Researchers at the University of Wollongong (UOW) south of Sydney, Australia, are not the first folk to talk about using seawater to create hydrogen. And they are also not the first to develop an artificial leaf to do the same. But, nonetheless, the scientists at UOW (pictured above) think they have built a better mousetrap.
According to UOW, “Using this method, as little as five litres of sea water per day would produce enough hydrogen to power an average-sized home and an electric car for one day.
“The research team at UOW’s Australian Research Council Centre of Excellence for Electromaterials Science (ACES) have developed a light-assisted catalyst that requires less energy input to activate water oxidation, which is the first step in splitting water to produce hydrogen fuel.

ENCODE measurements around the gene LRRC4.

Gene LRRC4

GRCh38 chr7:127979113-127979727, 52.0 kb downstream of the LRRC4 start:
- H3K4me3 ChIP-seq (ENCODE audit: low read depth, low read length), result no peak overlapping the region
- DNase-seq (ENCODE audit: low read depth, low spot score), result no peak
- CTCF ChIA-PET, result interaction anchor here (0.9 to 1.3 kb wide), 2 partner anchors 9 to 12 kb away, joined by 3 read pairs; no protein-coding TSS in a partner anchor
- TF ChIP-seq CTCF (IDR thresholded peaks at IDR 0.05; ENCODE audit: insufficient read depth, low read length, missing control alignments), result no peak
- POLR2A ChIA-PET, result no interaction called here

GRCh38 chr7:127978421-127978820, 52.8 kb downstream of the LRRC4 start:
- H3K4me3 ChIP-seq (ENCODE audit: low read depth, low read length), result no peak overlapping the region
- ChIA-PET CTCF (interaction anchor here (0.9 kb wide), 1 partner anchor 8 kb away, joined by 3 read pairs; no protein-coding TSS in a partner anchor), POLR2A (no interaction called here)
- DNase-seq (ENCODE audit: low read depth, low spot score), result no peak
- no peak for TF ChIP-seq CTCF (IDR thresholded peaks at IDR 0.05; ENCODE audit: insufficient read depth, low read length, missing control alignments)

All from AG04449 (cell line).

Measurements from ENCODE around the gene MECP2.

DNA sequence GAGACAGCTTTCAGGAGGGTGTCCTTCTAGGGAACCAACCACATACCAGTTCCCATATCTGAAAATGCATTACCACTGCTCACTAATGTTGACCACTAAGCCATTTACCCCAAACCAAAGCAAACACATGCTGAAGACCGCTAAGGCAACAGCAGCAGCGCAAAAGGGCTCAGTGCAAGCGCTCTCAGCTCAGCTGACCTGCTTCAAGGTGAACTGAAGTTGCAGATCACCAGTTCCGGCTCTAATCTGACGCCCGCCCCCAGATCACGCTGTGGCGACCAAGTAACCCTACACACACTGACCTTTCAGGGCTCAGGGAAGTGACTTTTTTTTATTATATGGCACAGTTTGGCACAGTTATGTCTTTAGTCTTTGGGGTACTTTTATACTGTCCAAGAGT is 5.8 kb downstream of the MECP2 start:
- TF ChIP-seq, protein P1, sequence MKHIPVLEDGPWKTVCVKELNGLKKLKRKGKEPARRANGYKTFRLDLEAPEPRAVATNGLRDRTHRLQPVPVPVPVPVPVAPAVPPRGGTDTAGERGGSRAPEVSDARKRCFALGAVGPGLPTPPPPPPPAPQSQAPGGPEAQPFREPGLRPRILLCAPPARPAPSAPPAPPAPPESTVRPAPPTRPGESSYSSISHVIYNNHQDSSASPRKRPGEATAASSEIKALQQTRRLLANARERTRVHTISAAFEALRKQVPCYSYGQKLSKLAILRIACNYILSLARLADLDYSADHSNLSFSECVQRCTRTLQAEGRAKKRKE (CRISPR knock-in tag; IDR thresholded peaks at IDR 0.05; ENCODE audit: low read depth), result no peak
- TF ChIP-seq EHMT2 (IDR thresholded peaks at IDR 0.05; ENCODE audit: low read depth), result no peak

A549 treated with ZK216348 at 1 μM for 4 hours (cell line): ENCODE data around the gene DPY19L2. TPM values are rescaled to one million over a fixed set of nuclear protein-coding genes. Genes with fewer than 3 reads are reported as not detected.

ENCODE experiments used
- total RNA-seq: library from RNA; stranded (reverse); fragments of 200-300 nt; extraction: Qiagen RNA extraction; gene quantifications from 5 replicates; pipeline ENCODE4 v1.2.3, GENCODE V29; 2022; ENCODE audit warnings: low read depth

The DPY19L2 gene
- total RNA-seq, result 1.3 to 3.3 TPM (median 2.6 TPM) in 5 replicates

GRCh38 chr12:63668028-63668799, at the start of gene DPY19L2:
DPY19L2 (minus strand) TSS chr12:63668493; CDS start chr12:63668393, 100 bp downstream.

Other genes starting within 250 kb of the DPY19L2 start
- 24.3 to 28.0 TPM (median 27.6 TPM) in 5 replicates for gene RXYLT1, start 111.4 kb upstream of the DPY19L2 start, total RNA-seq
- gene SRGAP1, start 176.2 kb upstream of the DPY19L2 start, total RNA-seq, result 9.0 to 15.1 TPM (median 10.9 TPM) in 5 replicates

“The research team, led by Associate Professor Jun Chen and Professor Gerry Swiegers, have produced an artificial chlorophyll on a conductive plastic film that acts as a catalyst to begin splitting water.”
The researchers artificial leaf, chlorophyll, and flexible polymer (the square pictured above) provide another step toward cheap and abundant hydrogen. And you just gotta love the name, Wollongong, to boot.